Editorial – Join spring cleanup Saturday morning
April 22, 2014
Issaquah is a naturally beautiful place, but it could be cleaner. Litter — beer cans, gum wrappers — are often found along streets and sidewalks amid the landscaping.
It takes a community to care about keeping Issaquah beautiful, which is why volunteers begin litter patrol in the second annual Spring Clean-up this Saturday morning.
The event is hosted by the Downtown Issaquah Association and Kiwanis Club of Issaquah, but more than 200 volunteers from clubs, organizations and businesses, as well as individuals, have signed up to tackle a segment of town and give it a clean sweep. Girl Scouts will plant flowers to add some spring color to key locations.
More people are needed! There will be Top Pot donuts for early birds who show up at Hailstone Feed Store on Front Street at 9 a.m. to get safety vests and litter bags. While it’s best to call ahead to register at 391-1112, it’s OK to just show up. Students will be able to earn community service hours, too.
If you can’t join the brigade, do your part anytime year around. Pick up litter wherever you see it in town. Let’s keep Issaquah as beautiful as Mother Nature intended it to be.
Drug Take Back Day is April 26
We’ve all got them — a few pills in that prescription bottle and this bottle of pills that didn’t work. It’s a local and national problem — unused pills that could be dangerous to our children and pets.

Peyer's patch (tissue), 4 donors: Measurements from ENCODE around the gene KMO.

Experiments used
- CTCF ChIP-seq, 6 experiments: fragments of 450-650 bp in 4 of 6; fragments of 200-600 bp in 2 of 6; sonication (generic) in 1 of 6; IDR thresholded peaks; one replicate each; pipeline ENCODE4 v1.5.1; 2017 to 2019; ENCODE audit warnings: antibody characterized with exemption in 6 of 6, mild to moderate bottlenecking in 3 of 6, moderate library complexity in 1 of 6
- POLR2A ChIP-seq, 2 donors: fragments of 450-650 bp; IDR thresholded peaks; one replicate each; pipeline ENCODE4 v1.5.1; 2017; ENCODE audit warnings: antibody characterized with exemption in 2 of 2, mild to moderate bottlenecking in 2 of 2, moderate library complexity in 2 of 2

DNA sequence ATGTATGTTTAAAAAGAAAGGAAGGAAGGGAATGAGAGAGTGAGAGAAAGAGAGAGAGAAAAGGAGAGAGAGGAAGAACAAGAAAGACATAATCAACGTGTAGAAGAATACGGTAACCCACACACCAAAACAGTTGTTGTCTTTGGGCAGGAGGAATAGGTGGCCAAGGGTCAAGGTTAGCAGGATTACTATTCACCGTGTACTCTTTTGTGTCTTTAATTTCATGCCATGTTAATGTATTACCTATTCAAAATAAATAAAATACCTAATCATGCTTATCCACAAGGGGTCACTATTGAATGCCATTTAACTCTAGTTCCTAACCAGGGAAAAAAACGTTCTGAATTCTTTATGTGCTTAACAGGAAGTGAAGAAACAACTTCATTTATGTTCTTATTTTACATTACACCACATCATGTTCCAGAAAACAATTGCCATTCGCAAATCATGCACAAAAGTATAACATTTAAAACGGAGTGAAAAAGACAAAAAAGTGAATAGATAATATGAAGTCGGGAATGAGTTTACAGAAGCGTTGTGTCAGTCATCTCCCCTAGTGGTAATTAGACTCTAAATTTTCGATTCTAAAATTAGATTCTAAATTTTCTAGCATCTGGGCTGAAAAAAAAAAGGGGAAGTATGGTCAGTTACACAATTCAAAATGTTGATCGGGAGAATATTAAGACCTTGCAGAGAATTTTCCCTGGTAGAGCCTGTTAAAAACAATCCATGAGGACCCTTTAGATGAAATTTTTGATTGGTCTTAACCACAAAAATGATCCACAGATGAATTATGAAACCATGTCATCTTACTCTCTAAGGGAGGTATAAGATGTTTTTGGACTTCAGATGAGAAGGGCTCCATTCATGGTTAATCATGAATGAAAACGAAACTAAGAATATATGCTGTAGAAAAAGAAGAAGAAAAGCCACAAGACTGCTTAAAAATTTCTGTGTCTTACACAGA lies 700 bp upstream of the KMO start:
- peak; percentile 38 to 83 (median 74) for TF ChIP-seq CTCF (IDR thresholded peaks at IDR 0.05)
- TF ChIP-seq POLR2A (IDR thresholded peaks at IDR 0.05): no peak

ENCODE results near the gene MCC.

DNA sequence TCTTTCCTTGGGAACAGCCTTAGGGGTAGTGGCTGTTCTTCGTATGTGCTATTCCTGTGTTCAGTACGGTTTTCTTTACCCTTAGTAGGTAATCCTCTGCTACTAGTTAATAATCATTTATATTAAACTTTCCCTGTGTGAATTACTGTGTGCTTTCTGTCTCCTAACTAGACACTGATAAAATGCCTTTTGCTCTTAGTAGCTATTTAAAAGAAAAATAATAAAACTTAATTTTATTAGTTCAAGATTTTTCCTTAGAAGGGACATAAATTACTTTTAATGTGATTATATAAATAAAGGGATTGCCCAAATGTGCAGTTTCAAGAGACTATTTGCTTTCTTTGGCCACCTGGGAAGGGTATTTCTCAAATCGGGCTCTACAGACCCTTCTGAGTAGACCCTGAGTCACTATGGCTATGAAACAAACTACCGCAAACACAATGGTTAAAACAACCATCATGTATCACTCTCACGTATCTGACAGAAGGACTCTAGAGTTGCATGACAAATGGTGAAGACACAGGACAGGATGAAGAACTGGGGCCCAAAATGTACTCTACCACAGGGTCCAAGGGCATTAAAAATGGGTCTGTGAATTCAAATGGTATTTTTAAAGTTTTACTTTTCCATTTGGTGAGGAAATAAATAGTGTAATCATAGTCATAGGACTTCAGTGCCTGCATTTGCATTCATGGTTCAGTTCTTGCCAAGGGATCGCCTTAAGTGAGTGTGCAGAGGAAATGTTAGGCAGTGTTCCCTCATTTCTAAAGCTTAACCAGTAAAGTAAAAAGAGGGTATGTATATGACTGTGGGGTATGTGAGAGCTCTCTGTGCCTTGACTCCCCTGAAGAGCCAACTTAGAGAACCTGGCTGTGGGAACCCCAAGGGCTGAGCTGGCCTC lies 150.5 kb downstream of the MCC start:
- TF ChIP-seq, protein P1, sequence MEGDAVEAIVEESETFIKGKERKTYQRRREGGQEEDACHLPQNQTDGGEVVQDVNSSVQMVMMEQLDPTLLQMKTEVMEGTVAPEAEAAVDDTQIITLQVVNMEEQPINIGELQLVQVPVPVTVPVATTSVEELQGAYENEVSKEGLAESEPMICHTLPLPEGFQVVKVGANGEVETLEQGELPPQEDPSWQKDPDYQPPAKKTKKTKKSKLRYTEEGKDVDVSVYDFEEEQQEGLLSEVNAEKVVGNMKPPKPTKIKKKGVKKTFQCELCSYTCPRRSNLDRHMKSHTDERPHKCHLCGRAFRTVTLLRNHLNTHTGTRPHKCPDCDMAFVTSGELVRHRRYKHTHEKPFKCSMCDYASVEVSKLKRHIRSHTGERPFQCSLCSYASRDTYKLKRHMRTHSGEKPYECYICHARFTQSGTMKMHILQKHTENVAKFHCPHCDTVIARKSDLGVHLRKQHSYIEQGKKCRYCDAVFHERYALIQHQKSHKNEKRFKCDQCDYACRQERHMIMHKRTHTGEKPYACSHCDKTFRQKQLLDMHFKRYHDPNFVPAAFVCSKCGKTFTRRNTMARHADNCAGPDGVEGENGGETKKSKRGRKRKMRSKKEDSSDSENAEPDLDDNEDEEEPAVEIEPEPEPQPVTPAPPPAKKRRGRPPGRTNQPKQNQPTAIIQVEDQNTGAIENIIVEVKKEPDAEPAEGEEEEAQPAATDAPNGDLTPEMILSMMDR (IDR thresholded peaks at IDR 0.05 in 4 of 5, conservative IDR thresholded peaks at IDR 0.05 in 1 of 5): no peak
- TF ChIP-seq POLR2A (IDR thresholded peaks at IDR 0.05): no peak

We can all prevent accidental poisoning and overdoses by getting rid of these unused prescriptions. Start gathering them now because there’s even a day for it — the National Take Back Initiative — this year on April 26.
Between 10 a.m. and 2 p.m., you can drop off those prescriptions at the Issaquah Police Department, 130 E. Sunset Way. If you can’t make it then, the department accepts prescription drug drop-offs Monday through Friday during regular business hours.
Bring your unwanted medicines in their original container, where you can pour them directly into a steel collection container. And never put drugs down the drain or the toilet. They will eventually reach our streams, rivers and seas, and impact our environment.
It is estimated that 33 million containers of pills go unused every year, just in Washington state. And about 18,000 people a year end up in our state’s hospital emergency rooms due to prescription drug overdoses.
The National Take Back Initiative is a three-way win — for our children, our families and our environment. Plus, you get a clean medicine cabinet out of the deal.